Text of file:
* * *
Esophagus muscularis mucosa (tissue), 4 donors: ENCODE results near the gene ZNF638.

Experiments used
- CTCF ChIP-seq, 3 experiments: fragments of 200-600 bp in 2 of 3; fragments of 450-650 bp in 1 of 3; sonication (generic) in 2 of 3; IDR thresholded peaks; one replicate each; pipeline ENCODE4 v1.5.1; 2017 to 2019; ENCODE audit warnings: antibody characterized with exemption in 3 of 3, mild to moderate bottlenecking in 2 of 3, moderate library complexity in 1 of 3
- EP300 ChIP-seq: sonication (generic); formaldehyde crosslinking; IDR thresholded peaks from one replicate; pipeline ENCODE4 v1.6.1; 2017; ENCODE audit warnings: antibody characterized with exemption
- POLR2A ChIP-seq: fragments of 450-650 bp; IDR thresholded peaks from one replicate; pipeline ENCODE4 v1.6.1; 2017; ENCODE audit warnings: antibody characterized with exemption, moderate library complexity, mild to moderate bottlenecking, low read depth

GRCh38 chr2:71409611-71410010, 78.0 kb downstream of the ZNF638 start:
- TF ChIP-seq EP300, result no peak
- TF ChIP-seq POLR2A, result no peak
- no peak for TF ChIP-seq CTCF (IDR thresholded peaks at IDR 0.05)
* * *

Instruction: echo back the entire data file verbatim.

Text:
Esophagus muscularis mucosa (tissue), 4 donors: ENCODE results near the gene ZNF638.

Experiments used
- CTCF ChIP-seq, 3 experiments: fragments of 200-600 bp in 2 of 3; fragments of 450-650 bp in 1 of 3; sonication (generic) in 2 of 3; IDR thresholded peaks; one replicate each; pipeline ENCODE4 v1.5.1; 2017 to 2019; ENCODE audit warnings: antibody characterized with exemption in 3 of 3, mild to moderate bottlenecking in 2 of 3, moderate library complexity in 1 of 3
- EP300 ChIP-seq: sonication (generic); formaldehyde crosslinking; IDR thresholded peaks from one replicate; pipeline ENCODE4 v1.6.1; 2017; ENCODE audit warnings: antibody characterized with exemption
- POLR2A ChIP-seq: fragments of 450-650 bp; IDR thresholded peaks from one replicate; pipeline ENCODE4 v1.6.1; 2017; ENCODE audit warnings: antibody characterized with exemption, moderate library complexity, mild to moderate bottlenecking, low read depth

GRCh38 chr2:71409611-71410010, 78.0 kb downstream of the ZNF638 start:
- TF ChIP-seq EP300, result no peak
- TF ChIP-seq POLR2A, result no peak
- no peak for TF ChIP-seq CTCF (IDR thresholded peaks at IDR 0.05)